Considered a Skaneateles Lake Watershed Improvement Project (SWIP), the runoff reduction effort started with some top-bank buffer plantings supported by Dan and Lori, SLA, and Local Scout Troop 61 with consultation from Go Native! Perennials, and Dr. Donald Leopold of ESF. After the buffer plantings, there was still the issue of the long sloping grass hill.  In the fall of 2019, Fisher and Ruhlman joined forces with their next-door neighbors in the Colony and ESF to come up with a solution. 

Under the guidance of Sam Quinn, private lands conservation biologist at ESF, they planted a meadow June 2021. This summer, boaters slowed to see a field of gold as Black-eyed Susans -– one of 25 species in the seed mix – – bloomed. The previous nearly lifeless lawn is now home to insects, bees, butterflies, and songbirds. What’s happening where the eye cannot see is just as important: the roots are like an upside-down forest, slowing the flow of water and acting as a filter: the lake’s perfect kidneys (capturing nitrogen and phosphorus - limiting nutrients that can feed algal blooms).

Many thanks to Dan & Lori and their neighbors at the Colony for their leap of faith in changing their landscape for the better and inspiring our community to consider something similar.  Additionally, Go Native! Perrenials and Doce Lume Farms have dedicated countless hours and valuable land to showcase what a “Lawn to Meadow” transition can look like.

More information on the Restoration Science Center can be found by visiting:            

A helpful resource booklet on “Lawn to Meadows”, can be found HERE.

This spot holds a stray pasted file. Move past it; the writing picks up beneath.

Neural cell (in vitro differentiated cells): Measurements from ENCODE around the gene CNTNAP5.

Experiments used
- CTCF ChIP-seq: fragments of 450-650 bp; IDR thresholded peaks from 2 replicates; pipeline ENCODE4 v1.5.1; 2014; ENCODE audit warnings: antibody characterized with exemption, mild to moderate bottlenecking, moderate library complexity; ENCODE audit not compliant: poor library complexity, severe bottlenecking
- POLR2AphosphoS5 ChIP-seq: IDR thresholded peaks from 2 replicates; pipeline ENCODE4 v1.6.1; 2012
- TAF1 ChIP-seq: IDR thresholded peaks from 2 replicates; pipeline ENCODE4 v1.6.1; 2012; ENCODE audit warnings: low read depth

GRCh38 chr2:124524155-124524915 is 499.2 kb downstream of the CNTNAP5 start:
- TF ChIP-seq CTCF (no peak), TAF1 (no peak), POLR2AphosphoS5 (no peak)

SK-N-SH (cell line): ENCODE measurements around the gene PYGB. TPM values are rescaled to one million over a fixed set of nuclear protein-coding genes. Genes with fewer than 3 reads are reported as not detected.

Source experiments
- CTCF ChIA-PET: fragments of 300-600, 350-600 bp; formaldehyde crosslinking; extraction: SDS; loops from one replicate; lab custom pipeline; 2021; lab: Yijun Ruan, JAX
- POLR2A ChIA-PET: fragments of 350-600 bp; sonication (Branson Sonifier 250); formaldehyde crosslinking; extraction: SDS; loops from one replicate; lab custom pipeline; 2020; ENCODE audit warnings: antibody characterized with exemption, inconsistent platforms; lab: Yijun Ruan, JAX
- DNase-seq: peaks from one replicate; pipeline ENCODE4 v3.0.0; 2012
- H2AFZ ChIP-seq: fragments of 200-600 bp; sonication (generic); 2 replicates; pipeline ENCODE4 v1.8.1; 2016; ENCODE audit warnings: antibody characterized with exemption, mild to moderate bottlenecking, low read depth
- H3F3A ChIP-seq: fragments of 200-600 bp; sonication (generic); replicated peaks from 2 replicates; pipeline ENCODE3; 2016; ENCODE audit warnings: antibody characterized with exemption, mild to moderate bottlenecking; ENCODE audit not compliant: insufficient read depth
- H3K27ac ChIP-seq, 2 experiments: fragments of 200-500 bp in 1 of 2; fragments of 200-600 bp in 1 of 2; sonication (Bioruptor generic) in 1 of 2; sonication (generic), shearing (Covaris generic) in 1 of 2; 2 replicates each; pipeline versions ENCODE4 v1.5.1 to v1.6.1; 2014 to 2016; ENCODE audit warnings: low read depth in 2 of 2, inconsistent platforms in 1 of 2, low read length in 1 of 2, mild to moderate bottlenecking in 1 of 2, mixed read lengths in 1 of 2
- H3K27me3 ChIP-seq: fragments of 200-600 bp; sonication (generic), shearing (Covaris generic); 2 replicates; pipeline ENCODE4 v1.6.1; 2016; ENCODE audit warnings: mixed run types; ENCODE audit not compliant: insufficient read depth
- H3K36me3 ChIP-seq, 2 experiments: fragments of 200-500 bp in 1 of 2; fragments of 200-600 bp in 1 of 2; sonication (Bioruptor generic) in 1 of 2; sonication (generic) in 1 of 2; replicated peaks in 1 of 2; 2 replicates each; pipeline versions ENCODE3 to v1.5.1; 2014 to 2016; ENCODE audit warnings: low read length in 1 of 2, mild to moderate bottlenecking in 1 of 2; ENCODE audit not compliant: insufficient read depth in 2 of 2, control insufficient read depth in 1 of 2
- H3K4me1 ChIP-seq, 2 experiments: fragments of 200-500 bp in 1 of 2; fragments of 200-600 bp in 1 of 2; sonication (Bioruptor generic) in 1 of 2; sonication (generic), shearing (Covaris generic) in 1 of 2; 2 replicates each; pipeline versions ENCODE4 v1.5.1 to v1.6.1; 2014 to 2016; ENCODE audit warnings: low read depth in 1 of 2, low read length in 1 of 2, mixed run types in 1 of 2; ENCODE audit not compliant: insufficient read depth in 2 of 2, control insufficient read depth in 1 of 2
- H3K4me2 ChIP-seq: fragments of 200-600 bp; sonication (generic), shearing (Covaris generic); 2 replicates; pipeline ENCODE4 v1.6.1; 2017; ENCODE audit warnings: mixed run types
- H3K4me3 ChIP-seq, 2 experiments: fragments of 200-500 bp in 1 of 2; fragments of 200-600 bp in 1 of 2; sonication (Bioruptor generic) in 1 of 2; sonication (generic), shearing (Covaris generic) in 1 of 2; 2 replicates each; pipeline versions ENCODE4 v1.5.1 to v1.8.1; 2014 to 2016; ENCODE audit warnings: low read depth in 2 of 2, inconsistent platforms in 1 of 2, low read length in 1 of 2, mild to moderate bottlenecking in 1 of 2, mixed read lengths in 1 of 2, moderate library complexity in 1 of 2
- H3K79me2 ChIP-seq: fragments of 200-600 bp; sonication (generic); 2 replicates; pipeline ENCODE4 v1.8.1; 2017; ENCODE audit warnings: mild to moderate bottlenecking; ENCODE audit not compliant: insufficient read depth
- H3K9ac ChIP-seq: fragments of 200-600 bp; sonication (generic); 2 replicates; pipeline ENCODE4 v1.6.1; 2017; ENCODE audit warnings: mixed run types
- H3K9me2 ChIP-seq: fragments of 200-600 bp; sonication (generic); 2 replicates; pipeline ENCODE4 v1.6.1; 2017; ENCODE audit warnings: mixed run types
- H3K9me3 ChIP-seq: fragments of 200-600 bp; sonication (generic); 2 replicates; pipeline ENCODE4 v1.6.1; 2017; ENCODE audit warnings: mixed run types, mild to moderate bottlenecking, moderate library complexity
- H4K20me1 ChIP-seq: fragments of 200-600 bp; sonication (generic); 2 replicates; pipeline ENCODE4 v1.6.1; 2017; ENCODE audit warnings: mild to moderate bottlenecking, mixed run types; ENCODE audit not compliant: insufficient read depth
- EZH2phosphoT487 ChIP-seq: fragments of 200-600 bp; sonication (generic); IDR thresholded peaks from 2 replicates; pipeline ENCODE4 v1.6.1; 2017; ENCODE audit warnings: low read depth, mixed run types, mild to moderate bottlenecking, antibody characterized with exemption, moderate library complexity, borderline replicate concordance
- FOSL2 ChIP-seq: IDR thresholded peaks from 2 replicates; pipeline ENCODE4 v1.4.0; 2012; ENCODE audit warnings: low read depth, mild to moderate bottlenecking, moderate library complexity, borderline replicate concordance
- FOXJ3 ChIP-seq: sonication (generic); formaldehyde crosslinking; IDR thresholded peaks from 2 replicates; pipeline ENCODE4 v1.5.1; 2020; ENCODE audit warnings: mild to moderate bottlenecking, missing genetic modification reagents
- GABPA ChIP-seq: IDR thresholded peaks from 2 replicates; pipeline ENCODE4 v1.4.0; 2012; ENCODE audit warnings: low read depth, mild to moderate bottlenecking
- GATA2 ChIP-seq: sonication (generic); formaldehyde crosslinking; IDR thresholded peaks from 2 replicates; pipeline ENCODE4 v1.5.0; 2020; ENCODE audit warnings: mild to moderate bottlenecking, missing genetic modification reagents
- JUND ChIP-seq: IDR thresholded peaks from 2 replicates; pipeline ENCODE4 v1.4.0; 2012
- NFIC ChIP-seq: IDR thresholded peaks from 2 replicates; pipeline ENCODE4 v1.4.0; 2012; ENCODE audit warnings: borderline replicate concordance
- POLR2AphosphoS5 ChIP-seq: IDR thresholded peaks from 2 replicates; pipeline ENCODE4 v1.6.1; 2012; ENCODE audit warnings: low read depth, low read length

Please enjoy the video below on the subject and thanks for considering to “Make Way for Meadows”!

SLA continues to work diligently in identifying and prioritizing projects based on landowner willingness and available watershed data that helps drive decision making. To date SLA has invested over $115,000 into watershed improvement project design and implementation through generous donations made to the Legacy Fund.
Restoration Science Center of the SUNY College of Environmental Science & Forestry's "Lawn to Meadow" program overview.
Photo (furthest to closest): ESF Graduate Students Andre Luo and Victor Igwe, ESF Professor Dr. Bahram Salehi, SLA Intern Nicole Kleinberg, and SLA Volunteer and Member John MacAllister training on water clarity data collection using a Secchi disc.

SUNY ESF Satellite Lake Monitoring Pilot Study supported by SLA and the newly commissioned Dr. Robert Werner Research & Education Boat

Along with currently supporting the Citizens Statewide Lake Assessment Program (CSLAP) and Syracuse University's effort in "Developing 350-year records of Nutrient Loading and Environmental Change in Skaneateles Lake" (story to follow in future newsletter), SLA and the Dr. Robert Werner Research & Education Boat, (nicknamed "The Bob"), is now host to SUNY-ESF's Satellite Lake Monitoring Study led by Dr. Bahram Salehi.

On Wednesday, July 27th, Dr. Salehi and his team joined SLA to conduct a kickoff training on field data collection that will be used in machine learning efforts so that satellites can help monitor turbidity in Skaneateles Lake. Dr. Salehi and team will also be exploring the utility of drones helping provide additional data as well. SLA is working with additional volunteers to collect clarity data with Secchi discs at various points around Skaneateles Lake. 

"The Bob" hit the waters on June 27th of this year and is already being put to good use for better understanding Skaneateles Lake to help guide water protection strategies.